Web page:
“For years, I have kept a set of file folders in the back of the ‘General Reference’ drawer of my four-drawer, salmon-colored file cabinet, and inside these folders are classroom assignments for a perfectly wonderful imaginary class I am always preparing for, to let students know that the biggest secret about language is that it’s a place where you can actually be in charge of something important in your life. You can make changes, improve reality, create something worthwhile even if nobody on the planet ever knows about it, or cares.”—Anita Sullivan
On The Other Hand
By Anita Sullivan
EUGENE Oregon—(Weekly Hubris)—January 2019—My parents expected me to become an English teacher, and I tried mightily to please them but, in this regard at least, I failed.
Lack of good teachers as role models was not my excuse: I was extremely well taught—or perhaps I should say tutored—in all subjects, by my parents.
My father’s patience, for example, not only got me through algebra and trigonometry, but his command of the English language was such that he took pleasure in writing short witty pieces for non-academic publications and actually relished turning his mind to literary questions from his only daughter, such as “Daddy, I need a good name for a basketball team in a satire I’m writing for the school newspaper.” After a few seconds of puckering his brow, he gave a little shrug as if this quick answer were only the first of many more possibilities: “How about The Podunk Pullets?”
I was smitten by the brilliance of this reply, and snickered my way back to my manual typewriter, knowing I couldn’t have thought it up in a million years. In fact, this gleeful camaraderie between us on the subject of word-power may have been a kind of subconscious wisdom on his part, a way of encouraging me to become a writer rather than a teacher of writing—something I can’t imagine he would have done on purpose.
My father was a professor of electrical engineering at Clemson University, a subject completely closed to me. I assumed it was a very dry topic, more like math or physics, where the “teacher” simply wrote numbers and connecting symbols all over the blackboard, and learning happened by memory, since explanatory words would have no real subject matter to hold onto. My college experience with engineering students was that they had minds that ran on electricity, or oil and gas, but words were in short supply and thus used only to convey basic information. Throughout adolescence, my romantic temperament caused me to look down upon my father’s chosen vocation, wishing he was at least a Professor of Philosophy, or Archaeology, or Old English who maybe wrote mystery novels on the side under a pseudonym.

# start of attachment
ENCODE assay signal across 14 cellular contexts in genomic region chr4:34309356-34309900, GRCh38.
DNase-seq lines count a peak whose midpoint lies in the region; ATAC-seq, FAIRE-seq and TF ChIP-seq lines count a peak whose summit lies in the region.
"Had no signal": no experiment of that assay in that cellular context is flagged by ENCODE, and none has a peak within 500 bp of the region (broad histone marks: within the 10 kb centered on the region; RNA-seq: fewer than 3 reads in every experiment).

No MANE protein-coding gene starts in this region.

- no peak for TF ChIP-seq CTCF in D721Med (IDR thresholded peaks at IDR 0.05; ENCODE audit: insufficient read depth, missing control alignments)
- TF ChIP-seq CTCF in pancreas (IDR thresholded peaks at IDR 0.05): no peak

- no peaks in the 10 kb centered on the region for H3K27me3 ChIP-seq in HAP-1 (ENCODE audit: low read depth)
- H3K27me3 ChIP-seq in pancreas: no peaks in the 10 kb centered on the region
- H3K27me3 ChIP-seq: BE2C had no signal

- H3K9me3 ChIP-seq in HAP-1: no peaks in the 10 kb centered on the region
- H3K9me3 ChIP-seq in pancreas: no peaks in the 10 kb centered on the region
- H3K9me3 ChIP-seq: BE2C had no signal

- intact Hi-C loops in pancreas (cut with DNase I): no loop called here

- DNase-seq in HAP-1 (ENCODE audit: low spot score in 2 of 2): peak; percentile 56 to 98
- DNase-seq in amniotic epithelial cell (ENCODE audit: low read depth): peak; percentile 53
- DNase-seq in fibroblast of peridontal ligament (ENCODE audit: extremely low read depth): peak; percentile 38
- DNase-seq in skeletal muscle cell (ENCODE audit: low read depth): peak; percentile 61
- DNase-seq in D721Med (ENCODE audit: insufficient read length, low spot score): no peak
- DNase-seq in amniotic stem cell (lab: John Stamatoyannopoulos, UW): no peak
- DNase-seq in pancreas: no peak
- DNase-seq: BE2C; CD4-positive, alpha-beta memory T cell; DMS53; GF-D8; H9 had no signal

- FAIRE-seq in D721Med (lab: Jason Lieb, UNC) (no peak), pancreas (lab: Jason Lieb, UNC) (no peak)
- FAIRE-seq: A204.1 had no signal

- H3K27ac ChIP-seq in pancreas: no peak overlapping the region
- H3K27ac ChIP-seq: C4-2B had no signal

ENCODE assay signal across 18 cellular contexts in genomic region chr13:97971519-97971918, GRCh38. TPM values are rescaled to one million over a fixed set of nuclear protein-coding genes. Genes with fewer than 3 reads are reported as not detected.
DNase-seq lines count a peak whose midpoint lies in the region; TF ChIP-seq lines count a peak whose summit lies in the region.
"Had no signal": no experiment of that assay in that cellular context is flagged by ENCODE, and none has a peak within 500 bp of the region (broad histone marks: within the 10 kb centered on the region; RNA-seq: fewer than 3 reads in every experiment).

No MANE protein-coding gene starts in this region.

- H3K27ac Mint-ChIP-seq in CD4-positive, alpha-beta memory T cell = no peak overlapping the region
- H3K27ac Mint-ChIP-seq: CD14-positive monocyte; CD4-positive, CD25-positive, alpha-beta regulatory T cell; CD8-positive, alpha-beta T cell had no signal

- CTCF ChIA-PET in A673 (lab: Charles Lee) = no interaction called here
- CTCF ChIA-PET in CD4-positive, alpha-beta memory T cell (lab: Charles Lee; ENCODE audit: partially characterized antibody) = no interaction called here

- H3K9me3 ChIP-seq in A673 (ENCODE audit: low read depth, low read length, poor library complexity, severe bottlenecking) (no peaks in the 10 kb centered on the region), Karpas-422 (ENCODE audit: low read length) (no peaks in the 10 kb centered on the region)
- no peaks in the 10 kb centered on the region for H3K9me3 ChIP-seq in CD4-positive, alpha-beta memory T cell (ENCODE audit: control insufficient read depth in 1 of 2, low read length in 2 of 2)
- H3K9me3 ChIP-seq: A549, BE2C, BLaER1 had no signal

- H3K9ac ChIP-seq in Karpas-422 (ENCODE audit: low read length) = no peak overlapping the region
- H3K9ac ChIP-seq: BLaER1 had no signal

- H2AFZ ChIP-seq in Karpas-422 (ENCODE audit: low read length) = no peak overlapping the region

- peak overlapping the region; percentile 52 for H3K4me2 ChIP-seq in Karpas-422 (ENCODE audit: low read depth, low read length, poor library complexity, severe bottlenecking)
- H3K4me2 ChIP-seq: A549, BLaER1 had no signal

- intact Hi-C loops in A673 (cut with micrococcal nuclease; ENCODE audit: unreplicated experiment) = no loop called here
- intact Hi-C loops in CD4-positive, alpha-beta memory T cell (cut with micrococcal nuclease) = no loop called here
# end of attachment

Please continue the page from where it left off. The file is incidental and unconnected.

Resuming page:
My mother, meanwhile, was in charge of my reading list, and introduced me to all the wonderful English novels with gardens in them.
Although I avoided the many attempts of parents and larger society to send me down the chute to a career in teaching English composition or literature, I never ceased to carry on a kind of secret, unrequited affair with the profession I never had the courage to take a full run at. For years, I have kept a set of file folders in the back of the “General Reference” drawer of my four-drawer, salmon-colored file cabinet, and inside these folders are classroom assignments for a perfectly wonderful imaginary class I am always preparing for, to let students know that the biggest secret about language is that it’s a place where you can actually be in charge of something important in your life. You can make changes, improve reality, create something worthwhile even if nobody on the planet ever knows about it, or cares.